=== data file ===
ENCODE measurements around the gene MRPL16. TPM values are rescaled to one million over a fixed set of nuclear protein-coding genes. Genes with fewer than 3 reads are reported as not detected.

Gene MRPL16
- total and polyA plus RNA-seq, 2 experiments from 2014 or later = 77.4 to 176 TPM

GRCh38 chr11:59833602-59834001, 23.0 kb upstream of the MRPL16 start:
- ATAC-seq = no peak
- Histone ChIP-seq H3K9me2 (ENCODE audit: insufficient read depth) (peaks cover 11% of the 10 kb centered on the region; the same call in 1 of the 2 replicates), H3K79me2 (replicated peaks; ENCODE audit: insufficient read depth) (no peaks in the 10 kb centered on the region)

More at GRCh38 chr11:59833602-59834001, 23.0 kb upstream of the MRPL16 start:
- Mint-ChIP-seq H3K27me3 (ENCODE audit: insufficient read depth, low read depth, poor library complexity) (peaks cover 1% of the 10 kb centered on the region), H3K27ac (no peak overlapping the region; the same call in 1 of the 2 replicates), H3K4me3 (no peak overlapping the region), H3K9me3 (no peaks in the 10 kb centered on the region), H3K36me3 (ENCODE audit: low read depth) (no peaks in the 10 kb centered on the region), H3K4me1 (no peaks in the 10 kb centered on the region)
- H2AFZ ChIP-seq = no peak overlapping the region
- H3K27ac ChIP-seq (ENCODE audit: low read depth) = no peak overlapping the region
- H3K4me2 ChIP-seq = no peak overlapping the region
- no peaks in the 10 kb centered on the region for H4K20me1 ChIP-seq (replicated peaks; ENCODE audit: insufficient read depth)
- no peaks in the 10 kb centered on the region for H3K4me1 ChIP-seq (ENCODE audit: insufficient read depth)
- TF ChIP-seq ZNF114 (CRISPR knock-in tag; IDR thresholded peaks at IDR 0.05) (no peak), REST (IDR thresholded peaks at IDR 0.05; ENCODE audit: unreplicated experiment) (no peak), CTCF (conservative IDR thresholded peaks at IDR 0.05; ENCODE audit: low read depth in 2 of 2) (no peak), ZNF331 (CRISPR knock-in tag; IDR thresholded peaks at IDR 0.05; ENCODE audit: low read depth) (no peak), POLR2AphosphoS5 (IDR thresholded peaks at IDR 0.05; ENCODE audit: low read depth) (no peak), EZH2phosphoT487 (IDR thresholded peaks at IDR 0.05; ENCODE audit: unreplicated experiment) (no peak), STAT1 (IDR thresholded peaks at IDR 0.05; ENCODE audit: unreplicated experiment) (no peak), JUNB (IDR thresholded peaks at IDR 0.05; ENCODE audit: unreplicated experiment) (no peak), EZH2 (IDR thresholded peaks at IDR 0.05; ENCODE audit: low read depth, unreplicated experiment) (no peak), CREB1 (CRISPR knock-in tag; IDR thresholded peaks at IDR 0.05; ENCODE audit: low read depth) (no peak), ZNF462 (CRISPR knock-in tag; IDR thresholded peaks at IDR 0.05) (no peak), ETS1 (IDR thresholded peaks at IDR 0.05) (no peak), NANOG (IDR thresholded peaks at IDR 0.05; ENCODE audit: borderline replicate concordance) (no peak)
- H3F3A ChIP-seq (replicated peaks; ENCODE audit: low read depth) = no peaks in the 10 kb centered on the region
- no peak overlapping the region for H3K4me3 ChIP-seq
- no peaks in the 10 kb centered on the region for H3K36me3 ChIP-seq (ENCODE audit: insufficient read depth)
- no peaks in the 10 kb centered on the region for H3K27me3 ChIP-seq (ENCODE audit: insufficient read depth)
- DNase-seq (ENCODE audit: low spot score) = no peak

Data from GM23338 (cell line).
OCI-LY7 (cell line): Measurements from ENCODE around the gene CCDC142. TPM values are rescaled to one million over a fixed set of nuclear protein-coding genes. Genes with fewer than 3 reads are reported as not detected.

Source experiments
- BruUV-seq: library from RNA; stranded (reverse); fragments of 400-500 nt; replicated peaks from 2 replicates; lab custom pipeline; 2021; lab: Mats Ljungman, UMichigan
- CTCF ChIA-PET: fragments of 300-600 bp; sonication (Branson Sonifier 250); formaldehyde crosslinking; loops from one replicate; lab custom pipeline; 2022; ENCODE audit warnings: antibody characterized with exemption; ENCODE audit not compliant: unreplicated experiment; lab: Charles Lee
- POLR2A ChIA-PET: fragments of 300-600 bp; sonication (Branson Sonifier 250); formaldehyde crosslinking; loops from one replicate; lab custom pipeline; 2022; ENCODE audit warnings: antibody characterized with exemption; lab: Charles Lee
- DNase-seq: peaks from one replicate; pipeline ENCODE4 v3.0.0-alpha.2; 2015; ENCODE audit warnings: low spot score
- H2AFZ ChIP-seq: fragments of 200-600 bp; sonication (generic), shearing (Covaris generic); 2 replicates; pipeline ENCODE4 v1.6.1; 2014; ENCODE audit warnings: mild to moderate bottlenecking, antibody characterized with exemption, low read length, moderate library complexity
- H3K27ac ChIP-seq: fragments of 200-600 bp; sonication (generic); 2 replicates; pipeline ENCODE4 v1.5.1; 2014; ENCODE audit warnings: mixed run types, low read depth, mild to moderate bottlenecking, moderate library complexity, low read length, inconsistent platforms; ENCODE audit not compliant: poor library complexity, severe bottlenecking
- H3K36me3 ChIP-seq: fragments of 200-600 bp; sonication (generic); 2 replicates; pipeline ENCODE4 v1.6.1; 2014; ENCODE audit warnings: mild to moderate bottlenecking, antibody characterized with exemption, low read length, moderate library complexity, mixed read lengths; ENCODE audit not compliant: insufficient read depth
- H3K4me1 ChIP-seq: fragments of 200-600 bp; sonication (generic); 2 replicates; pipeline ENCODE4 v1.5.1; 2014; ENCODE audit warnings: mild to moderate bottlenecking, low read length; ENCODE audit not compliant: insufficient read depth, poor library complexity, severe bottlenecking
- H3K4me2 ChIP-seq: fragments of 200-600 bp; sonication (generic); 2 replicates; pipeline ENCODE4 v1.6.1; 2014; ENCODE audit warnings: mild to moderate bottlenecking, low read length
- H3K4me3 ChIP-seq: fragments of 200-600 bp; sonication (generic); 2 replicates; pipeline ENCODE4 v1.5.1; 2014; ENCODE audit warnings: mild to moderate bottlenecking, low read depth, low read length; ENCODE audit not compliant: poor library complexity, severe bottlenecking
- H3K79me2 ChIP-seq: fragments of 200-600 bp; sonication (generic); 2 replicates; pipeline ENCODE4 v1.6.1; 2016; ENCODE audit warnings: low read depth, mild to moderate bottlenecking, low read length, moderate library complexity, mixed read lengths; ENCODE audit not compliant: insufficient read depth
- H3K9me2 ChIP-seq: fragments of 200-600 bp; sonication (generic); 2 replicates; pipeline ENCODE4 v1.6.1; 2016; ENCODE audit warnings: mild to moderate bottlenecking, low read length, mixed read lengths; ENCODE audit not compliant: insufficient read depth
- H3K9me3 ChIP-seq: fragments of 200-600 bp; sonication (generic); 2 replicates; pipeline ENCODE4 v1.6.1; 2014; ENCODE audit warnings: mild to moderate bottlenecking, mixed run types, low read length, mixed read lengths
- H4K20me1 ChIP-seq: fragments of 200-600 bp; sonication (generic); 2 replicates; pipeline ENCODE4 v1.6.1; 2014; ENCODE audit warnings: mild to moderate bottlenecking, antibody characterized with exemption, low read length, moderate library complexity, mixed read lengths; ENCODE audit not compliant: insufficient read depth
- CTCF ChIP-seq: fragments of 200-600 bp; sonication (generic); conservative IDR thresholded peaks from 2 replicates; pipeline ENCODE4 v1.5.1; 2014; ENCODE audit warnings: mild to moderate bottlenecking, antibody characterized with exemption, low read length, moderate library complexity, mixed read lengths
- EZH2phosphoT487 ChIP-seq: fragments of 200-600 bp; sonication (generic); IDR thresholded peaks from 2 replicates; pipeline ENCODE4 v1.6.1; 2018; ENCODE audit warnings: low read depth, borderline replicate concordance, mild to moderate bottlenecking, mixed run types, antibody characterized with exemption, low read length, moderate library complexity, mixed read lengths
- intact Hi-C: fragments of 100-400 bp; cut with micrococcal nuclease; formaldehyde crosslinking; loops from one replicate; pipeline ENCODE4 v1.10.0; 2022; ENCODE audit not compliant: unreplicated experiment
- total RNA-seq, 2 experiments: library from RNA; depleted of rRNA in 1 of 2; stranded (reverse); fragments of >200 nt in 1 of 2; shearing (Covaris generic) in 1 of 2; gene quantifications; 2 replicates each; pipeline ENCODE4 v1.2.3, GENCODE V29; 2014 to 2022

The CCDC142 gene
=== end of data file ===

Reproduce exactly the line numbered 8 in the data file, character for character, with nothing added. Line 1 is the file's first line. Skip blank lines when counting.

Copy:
- Mint-ChIP-seq H3K27me3 (ENCODE audit: insufficient read depth, low read depth, poor library complexity) (peaks cover 1% of the 10 kb centered on the region), H3K27ac (no peak overlapping the region; the same call in 1 of the 2 replicates), H3K4me3 (no peak overlapping the region), H3K9me3 (no peaks in the 10 kb centered on the region), H3K36me3 (ENCODE audit: low read depth) (no peaks in the 10 kb centered on the region), H3K4me1 (no peaks in the 10 kb centered on the region)